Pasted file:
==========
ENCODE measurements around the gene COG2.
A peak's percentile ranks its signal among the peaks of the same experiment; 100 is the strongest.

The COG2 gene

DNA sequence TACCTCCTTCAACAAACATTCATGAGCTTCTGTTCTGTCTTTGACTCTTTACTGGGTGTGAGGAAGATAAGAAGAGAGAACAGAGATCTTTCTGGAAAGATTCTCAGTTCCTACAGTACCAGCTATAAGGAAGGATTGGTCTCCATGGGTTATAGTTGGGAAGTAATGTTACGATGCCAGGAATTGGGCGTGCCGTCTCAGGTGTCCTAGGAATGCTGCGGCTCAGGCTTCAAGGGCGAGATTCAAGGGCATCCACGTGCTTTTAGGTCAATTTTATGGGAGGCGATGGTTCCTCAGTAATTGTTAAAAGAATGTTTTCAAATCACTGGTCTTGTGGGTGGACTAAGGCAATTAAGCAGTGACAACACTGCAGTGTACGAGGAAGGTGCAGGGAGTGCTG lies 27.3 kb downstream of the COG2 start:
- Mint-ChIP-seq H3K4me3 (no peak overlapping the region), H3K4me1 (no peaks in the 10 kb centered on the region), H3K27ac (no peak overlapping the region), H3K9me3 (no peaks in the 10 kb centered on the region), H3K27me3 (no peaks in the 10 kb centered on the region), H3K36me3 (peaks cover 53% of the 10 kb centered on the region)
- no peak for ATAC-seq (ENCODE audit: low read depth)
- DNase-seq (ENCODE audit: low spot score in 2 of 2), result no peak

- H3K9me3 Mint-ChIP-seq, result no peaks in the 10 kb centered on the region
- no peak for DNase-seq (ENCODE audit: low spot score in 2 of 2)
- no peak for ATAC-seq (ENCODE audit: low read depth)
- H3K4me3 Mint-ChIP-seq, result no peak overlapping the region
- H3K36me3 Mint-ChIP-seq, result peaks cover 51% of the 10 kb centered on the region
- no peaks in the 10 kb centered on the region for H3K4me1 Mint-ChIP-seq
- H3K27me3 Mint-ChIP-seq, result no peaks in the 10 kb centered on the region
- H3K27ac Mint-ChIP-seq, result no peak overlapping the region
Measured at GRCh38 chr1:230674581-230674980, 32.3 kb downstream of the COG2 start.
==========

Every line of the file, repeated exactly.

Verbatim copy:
ENCODE measurements around the gene COG2.
A peak's percentile ranks its signal among the peaks of the same experiment; 100 is the strongest.

The COG2 gene

DNA sequence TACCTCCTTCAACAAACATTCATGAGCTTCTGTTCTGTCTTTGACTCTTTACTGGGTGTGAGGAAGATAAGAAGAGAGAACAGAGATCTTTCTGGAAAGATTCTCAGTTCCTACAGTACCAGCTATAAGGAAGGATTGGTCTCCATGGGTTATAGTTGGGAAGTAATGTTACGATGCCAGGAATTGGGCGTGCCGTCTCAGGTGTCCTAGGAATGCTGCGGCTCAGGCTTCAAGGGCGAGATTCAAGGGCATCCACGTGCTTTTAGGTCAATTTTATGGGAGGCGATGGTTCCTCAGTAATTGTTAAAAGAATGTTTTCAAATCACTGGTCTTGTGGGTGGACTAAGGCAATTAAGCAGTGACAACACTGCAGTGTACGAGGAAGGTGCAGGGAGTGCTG lies 27.3 kb downstream of the COG2 start:
- Mint-ChIP-seq H3K4me3 (no peak overlapping the region), H3K4me1 (no peaks in the 10 kb centered on the region), H3K27ac (no peak overlapping the region), H3K9me3 (no peaks in the 10 kb centered on the region), H3K27me3 (no peaks in the 10 kb centered on the region), H3K36me3 (peaks cover 53% of the 10 kb centered on the region)
- no peak for ATAC-seq (ENCODE audit: low read depth)
- DNase-seq (ENCODE audit: low spot score in 2 of 2), result no peak

- H3K9me3 Mint-ChIP-seq, result no peaks in the 10 kb centered on the region
- no peak for DNase-seq (ENCODE audit: low spot score in 2 of 2)
- no peak for ATAC-seq (ENCODE audit: low read depth)
- H3K4me3 Mint-ChIP-seq, result no peak overlapping the region
- H3K36me3 Mint-ChIP-seq, result peaks cover 51% of the 10 kb centered on the region
- no peaks in the 10 kb centered on the region for H3K4me1 Mint-ChIP-seq
- H3K27me3 Mint-ChIP-seq, result no peaks in the 10 kb centered on the region
- H3K27ac Mint-ChIP-seq, result no peak overlapping the region
Measured at GRCh38 chr1:230674581-230674980, 32.3 kb downstream of the COG2 start.